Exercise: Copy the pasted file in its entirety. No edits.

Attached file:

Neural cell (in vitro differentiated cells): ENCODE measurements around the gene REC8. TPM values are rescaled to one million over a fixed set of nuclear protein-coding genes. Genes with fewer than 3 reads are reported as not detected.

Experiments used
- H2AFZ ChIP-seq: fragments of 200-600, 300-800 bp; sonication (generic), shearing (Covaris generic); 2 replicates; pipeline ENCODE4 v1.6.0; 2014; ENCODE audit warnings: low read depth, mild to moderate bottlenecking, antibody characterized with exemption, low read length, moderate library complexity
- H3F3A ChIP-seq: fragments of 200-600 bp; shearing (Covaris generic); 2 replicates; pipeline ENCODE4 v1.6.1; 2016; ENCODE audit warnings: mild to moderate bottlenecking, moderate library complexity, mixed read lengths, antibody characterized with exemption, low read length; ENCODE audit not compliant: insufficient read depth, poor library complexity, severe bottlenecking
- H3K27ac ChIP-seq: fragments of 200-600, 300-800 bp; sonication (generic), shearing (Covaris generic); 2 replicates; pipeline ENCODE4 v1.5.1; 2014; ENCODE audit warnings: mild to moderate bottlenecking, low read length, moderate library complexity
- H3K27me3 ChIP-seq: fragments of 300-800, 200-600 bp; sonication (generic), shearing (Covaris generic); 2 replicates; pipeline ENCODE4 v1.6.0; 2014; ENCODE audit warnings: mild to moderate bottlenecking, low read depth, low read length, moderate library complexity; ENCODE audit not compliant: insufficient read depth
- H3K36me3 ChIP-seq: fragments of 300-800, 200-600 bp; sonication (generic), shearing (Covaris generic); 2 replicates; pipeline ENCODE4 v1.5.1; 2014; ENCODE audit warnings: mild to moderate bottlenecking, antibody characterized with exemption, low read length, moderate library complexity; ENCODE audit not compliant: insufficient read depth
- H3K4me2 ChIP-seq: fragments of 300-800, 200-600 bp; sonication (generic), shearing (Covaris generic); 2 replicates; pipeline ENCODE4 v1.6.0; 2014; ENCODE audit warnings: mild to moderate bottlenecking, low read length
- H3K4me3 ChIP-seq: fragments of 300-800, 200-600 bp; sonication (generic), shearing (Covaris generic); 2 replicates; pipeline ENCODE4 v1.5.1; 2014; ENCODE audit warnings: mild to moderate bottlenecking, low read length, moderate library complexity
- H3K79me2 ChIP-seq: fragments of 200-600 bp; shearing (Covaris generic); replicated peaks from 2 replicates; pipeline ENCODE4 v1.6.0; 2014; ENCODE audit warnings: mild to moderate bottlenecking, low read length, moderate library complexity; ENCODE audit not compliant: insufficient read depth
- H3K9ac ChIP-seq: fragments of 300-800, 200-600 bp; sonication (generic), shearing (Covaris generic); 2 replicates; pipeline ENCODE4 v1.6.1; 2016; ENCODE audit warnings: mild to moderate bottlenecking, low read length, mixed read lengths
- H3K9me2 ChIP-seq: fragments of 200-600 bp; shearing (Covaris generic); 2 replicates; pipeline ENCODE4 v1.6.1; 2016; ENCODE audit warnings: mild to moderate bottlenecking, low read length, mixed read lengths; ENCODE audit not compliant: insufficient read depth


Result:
Neural cell (in vitro differentiated cells): ENCODE measurements around the gene REC8. TPM values are rescaled to one million over a fixed set of nuclear protein-coding genes. Genes with fewer than 3 reads are reported as not detected.

Experiments used
- H2AFZ ChIP-seq: fragments of 200-600, 300-800 bp; sonication (generic), shearing (Covaris generic); 2 replicates; pipeline ENCODE4 v1.6.0; 2014; ENCODE audit warnings: low read depth, mild to moderate bottlenecking, antibody characterized with exemption, low read length, moderate library complexity
- H3F3A ChIP-seq: fragments of 200-600 bp; shearing (Covaris generic); 2 replicates; pipeline ENCODE4 v1.6.1; 2016; ENCODE audit warnings: mild to moderate bottlenecking, moderate library complexity, mixed read lengths, antibody characterized with exemption, low read length; ENCODE audit not compliant: insufficient read depth, poor library complexity, severe bottlenecking
- H3K27ac ChIP-seq: fragments of 200-600, 300-800 bp; sonication (generic), shearing (Covaris generic); 2 replicates; pipeline ENCODE4 v1.5.1; 2014; ENCODE audit warnings: mild to moderate bottlenecking, low read length, moderate library complexity
- H3K27me3 ChIP-seq: fragments of 300-800, 200-600 bp; sonication (generic), shearing (Covaris generic); 2 replicates; pipeline ENCODE4 v1.6.0; 2014; ENCODE audit warnings: mild to moderate bottlenecking, low read depth, low read length, moderate library complexity; ENCODE audit not compliant: insufficient read depth
- H3K36me3 ChIP-seq: fragments of 300-800, 200-600 bp; sonication (generic), shearing (Covaris generic); 2 replicates; pipeline ENCODE4 v1.5.1; 2014; ENCODE audit warnings: mild to moderate bottlenecking, antibody characterized with exemption, low read length, moderate library complexity; ENCODE audit not compliant: insufficient read depth
- H3K4me2 ChIP-seq: fragments of 300-800, 200-600 bp; sonication (generic), shearing (Covaris generic); 2 replicates; pipeline ENCODE4 v1.6.0; 2014; ENCODE audit warnings: mild to moderate bottlenecking, low read length
- H3K4me3 ChIP-seq: fragments of 300-800, 200-600 bp; sonication (generic), shearing (Covaris generic); 2 replicates; pipeline ENCODE4 v1.5.1; 2014; ENCODE audit warnings: mild to moderate bottlenecking, low read length, moderate library complexity
- H3K79me2 ChIP-seq: fragments of 200-600 bp; shearing (Covaris generic); replicated peaks from 2 replicates; pipeline ENCODE4 v1.6.0; 2014; ENCODE audit warnings: mild to moderate bottlenecking, low read length, moderate library complexity; ENCODE audit not compliant: insufficient read depth
- H3K9ac ChIP-seq: fragments of 300-800, 200-600 bp; sonication (generic), shearing (Covaris generic); 2 replicates; pipeline ENCODE4 v1.6.1; 2016; ENCODE audit warnings: mild to moderate bottlenecking, low read length, mixed read lengths
- H3K9me2 ChIP-seq: fragments of 200-600 bp; shearing (Covaris generic); 2 replicates; pipeline ENCODE4 v1.6.1; 2016; ENCODE audit warnings: mild to moderate bottlenecking, low read length, mixed read lengths; ENCODE audit not compliant: insufficient read depth